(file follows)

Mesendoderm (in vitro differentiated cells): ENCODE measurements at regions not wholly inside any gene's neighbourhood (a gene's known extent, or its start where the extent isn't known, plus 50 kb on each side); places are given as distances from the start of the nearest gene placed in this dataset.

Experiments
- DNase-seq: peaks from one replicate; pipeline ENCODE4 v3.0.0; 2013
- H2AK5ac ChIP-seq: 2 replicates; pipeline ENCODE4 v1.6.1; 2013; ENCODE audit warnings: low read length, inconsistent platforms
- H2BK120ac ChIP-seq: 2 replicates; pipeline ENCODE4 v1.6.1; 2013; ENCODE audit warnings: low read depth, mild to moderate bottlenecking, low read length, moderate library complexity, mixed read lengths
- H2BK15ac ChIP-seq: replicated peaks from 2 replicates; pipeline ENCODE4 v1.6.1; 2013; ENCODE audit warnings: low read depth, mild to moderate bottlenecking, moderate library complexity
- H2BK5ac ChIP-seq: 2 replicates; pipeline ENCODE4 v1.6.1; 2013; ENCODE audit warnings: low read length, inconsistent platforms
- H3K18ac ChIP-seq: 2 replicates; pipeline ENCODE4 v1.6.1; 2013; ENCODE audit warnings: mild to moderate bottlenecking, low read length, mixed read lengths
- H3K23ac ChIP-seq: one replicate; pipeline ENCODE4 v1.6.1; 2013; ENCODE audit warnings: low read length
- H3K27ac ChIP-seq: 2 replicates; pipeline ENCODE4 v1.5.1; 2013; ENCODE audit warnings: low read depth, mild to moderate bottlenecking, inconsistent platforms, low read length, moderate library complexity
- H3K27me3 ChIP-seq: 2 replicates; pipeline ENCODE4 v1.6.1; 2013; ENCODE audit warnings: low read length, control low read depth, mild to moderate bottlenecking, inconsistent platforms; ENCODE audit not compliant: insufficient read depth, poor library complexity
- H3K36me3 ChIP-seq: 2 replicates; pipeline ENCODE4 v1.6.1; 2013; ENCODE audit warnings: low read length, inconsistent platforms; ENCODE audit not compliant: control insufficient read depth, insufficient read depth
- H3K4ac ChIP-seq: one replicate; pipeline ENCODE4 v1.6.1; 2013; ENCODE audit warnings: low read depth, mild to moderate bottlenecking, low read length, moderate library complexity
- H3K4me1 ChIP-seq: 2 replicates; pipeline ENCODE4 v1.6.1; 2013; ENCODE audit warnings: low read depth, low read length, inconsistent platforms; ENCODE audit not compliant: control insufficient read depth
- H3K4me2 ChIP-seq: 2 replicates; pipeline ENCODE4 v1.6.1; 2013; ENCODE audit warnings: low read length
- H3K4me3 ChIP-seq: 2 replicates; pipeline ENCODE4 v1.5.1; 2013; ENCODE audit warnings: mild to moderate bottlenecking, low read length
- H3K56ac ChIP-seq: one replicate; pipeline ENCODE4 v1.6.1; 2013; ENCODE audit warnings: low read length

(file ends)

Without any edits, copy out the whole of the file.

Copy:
Mesendoderm (in vitro differentiated cells): ENCODE measurements at regions not wholly inside any gene's neighbourhood (a gene's known extent, or its start where the extent isn't known, plus 50 kb on each side); places are given as distances from the start of the nearest gene placed in this dataset.

Experiments
- DNase-seq: peaks from one replicate; pipeline ENCODE4 v3.0.0; 2013
- H2AK5ac ChIP-seq: 2 replicates; pipeline ENCODE4 v1.6.1; 2013; ENCODE audit warnings: low read length, inconsistent platforms
- H2BK120ac ChIP-seq: 2 replicates; pipeline ENCODE4 v1.6.1; 2013; ENCODE audit warnings: low read depth, mild to moderate bottlenecking, low read length, moderate library complexity, mixed read lengths
- H2BK15ac ChIP-seq: replicated peaks from 2 replicates; pipeline ENCODE4 v1.6.1; 2013; ENCODE audit warnings: low read depth, mild to moderate bottlenecking, moderate library complexity
- H2BK5ac ChIP-seq: 2 replicates; pipeline ENCODE4 v1.6.1; 2013; ENCODE audit warnings: low read length, inconsistent platforms
- H3K18ac ChIP-seq: 2 replicates; pipeline ENCODE4 v1.6.1; 2013; ENCODE audit warnings: mild to moderate bottlenecking, low read length, mixed read lengths
- H3K23ac ChIP-seq: one replicate; pipeline ENCODE4 v1.6.1; 2013; ENCODE audit warnings: low read length
- H3K27ac ChIP-seq: 2 replicates; pipeline ENCODE4 v1.5.1; 2013; ENCODE audit warnings: low read depth, mild to moderate bottlenecking, inconsistent platforms, low read length, moderate library complexity
- H3K27me3 ChIP-seq: 2 replicates; pipeline ENCODE4 v1.6.1; 2013; ENCODE audit warnings: low read length, control low read depth, mild to moderate bottlenecking, inconsistent platforms; ENCODE audit not compliant: insufficient read depth, poor library complexity
- H3K36me3 ChIP-seq: 2 replicates; pipeline ENCODE4 v1.6.1; 2013; ENCODE audit warnings: low read length, inconsistent platforms; ENCODE audit not compliant: control insufficient read depth, insufficient read depth
- H3K4ac ChIP-seq: one replicate; pipeline ENCODE4 v1.6.1; 2013; ENCODE audit warnings: low read depth, mild to moderate bottlenecking, low read length, moderate library complexity
- H3K4me1 ChIP-seq: 2 replicates; pipeline ENCODE4 v1.6.1; 2013; ENCODE audit warnings: low read depth, low read length, inconsistent platforms; ENCODE audit not compliant: control insufficient read depth
- H3K4me2 ChIP-seq: 2 replicates; pipeline ENCODE4 v1.6.1; 2013; ENCODE audit warnings: low read length
- H3K4me3 ChIP-seq: 2 replicates; pipeline ENCODE4 v1.5.1; 2013; ENCODE audit warnings: mild to moderate bottlenecking, low read length
- H3K56ac ChIP-seq: one replicate; pipeline ENCODE4 v1.6.1; 2013; ENCODE audit warnings: low read length